The instant my brother’s eyes snapped open, fists of blinding light and scouring flame exploded outward in a cloud around him, lightning limbs darting between them too fast for untrained eyes to see. They lashed out at anything and everything within their reach, and I was too slow to stop them. Fortunately, they weren’t alone. Among the thirty appeared ten more pankration limbs covered in what looked to be dried blood, the least flashy of the lot by far, and they moved with precision where the rest of his violent intent ran wild. They slapped away and struck down every limb that reached for a sailor or Selene, leaving the rest of them to slip through and beat at the ship.

Though the new men of the Fifth Legion flinched and cried out in fear as Griffon’s mad lightshow crackled and roared over their heads, they did not leave their rowing benches. Indeed, they didn’t even raise their heads. One and all, they kept them bowed and stared straight down at the ship’s deck. For a moment, though their posture was bizarre, they seemed to me like the picture of military discipline.

Then I felt the throbbing of the captain’s virtue in my soul, like a muscle that I had kept tense for far too long, and realized they hadn’t moved or raised their heads only because they couldn’t.

I tore away the heavy cloak of gravitas, the action causing something to spasm and clench deep within me, and the men threw themselves away from their benches like they’d been burned.

“Wait-! Stop! Just be still, you-!” Selene cried out in pain and I turned sharply, jabbing a finger at Griffon as he wrenched his sister’s arm behind her back in a pin. The Greek captain’s virtue struck him twice, first at the foot he had tucked underneath his body, and second at his chin. His foot went out from under him, stealing his stability, and the captain’s fist hit him like a hammer across the jaw, forcing the two siblings apart.

The blow wasn’t strong enough to knock him unconscious again. In fact, it was just enough to rouse him fully from whatever waking nightmare he’d been fighting. The violent cloud of flying fists dissipated immediately as his scarlet eyes cleared, and he stared at me in utter bewilderment. I knew at once that he was just as lost as I was.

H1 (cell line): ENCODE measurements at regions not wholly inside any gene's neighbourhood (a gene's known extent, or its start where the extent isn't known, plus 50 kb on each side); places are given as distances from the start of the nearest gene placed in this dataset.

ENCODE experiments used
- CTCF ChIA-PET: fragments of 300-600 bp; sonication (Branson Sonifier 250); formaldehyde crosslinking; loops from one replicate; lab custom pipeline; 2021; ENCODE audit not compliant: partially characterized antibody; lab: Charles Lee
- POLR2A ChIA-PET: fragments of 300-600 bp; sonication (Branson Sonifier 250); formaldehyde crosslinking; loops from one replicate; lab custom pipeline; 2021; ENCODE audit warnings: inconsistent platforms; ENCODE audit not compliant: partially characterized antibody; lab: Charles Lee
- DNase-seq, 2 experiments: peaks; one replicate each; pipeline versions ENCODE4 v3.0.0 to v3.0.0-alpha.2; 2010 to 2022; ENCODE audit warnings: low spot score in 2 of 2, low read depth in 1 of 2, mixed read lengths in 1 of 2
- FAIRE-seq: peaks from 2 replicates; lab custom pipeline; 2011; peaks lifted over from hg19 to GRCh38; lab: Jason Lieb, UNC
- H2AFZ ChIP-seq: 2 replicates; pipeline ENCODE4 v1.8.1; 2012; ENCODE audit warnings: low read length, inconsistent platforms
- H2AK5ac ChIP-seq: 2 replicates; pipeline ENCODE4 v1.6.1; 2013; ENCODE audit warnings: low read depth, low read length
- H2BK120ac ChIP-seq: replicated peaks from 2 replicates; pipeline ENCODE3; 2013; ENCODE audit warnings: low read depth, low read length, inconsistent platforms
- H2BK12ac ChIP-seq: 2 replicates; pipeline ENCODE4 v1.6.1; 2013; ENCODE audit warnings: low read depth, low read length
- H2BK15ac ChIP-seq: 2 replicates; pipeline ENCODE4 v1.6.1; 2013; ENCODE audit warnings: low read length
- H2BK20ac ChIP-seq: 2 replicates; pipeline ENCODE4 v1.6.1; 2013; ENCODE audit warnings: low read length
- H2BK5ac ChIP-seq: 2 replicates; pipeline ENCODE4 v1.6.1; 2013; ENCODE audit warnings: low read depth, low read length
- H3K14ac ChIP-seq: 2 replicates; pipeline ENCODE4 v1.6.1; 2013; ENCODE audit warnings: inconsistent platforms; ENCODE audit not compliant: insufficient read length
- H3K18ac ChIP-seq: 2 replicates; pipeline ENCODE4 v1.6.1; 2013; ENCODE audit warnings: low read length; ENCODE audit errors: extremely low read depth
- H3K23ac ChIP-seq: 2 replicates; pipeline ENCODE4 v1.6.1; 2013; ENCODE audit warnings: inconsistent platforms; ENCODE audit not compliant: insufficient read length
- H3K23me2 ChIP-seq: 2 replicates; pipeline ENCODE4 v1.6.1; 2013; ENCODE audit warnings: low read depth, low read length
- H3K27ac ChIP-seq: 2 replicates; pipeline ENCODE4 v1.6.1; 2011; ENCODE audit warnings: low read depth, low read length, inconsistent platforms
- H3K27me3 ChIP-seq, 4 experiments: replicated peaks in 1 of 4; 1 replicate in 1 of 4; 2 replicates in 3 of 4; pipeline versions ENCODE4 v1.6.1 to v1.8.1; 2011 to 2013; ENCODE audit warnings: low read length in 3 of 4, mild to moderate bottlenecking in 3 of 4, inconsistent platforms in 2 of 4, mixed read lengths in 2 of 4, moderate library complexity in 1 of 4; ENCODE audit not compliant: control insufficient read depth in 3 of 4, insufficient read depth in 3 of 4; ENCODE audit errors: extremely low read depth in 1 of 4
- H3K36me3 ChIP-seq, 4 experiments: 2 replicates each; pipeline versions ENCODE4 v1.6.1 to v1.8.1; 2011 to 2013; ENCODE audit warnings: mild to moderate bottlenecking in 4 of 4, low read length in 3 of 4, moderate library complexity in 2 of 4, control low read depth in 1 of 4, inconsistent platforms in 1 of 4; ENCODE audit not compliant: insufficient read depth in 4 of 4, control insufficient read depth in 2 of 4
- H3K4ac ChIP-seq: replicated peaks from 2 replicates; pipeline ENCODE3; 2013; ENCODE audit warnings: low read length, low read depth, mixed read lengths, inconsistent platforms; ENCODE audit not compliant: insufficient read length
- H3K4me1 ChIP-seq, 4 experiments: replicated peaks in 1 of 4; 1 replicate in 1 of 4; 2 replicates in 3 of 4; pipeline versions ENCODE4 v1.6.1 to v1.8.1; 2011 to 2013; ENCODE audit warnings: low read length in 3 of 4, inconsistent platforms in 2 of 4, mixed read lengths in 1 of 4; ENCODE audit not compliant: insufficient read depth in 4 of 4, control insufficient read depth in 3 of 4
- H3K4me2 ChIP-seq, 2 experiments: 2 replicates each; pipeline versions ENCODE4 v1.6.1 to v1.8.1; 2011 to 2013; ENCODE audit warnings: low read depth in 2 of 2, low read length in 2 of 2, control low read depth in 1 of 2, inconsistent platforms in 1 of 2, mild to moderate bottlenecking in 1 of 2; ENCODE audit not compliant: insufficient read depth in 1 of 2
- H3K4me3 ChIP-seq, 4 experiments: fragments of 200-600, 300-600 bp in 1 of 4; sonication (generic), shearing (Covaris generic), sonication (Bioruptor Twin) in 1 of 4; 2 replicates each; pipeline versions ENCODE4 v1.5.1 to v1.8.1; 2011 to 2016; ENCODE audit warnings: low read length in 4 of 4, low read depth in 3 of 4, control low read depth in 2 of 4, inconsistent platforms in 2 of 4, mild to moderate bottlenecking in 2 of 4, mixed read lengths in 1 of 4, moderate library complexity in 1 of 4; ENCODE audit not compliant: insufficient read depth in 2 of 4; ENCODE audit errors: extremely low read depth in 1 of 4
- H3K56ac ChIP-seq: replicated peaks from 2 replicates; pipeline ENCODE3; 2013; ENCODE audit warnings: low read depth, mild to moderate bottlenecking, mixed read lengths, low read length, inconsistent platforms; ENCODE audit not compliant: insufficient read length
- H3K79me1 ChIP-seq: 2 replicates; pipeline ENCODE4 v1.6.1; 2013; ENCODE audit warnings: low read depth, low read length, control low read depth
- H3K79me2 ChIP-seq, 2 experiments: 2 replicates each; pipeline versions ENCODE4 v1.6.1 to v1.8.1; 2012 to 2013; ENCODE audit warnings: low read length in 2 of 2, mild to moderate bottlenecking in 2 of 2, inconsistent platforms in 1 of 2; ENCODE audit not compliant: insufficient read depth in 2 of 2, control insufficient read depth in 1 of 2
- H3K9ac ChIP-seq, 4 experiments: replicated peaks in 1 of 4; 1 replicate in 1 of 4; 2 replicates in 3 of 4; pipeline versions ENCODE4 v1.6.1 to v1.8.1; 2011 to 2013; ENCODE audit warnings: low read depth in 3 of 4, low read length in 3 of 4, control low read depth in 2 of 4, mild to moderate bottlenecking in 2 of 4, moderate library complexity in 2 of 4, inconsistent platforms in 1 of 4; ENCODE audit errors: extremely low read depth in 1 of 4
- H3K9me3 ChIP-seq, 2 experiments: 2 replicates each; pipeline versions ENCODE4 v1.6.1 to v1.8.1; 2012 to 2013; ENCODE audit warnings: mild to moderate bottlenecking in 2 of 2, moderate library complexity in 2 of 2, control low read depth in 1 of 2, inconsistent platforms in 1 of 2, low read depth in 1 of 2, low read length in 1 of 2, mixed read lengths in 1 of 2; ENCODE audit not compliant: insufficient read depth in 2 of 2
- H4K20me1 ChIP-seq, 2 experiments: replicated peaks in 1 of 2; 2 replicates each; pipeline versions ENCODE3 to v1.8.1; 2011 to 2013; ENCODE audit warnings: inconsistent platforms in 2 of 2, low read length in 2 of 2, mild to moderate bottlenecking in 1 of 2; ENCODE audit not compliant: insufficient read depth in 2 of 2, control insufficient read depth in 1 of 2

A solar barge hurtled over the lip of the enormous whirlpool behind us and above our heads, not rowing against its current like we were, but into it. The barge’s narrow cedarwood hull cut through the water like a dagger, its high-handed prow easily carrying above the water even as the ship tipped - not low, but sideways, nearly parallel to the waves.

I watched, astonished, as the cedar barge rode the whirlpool’s spiral current past us without losing a single handspan of elevation. Where our pace moments before had felt like flying, the barge looked like it was flying, so at odds was its speed with the whirlpool’s hungry pull.

The cedar ship had no sails. Combined with its narrow hull and the spindly oars its men were frantically hauling away at, it looked like an enormous insect skittering across the water. The ship’s oars in motion were such an odd sight that I didn’t notice the man heaving something at our ship until the incoming projectile caught a sun ray and briefly blinded me.

“Incoming!” one of the men roared.

The projectile never landed. Griffon caught it out of the air, holding it up for all of us to see.

“A boarding hook?” he muttered, eyeing the dull bronze claw in confusion.

Then he grunted as the rope attached to it went abruptly taut and tore him off the ship’s figurehead and into the whirlpool. Selene lunged forward as he fell, wrapping her arms around his waist and bracing her hip against the ship’s rail, screaming in effort. I tried to stand again and failed.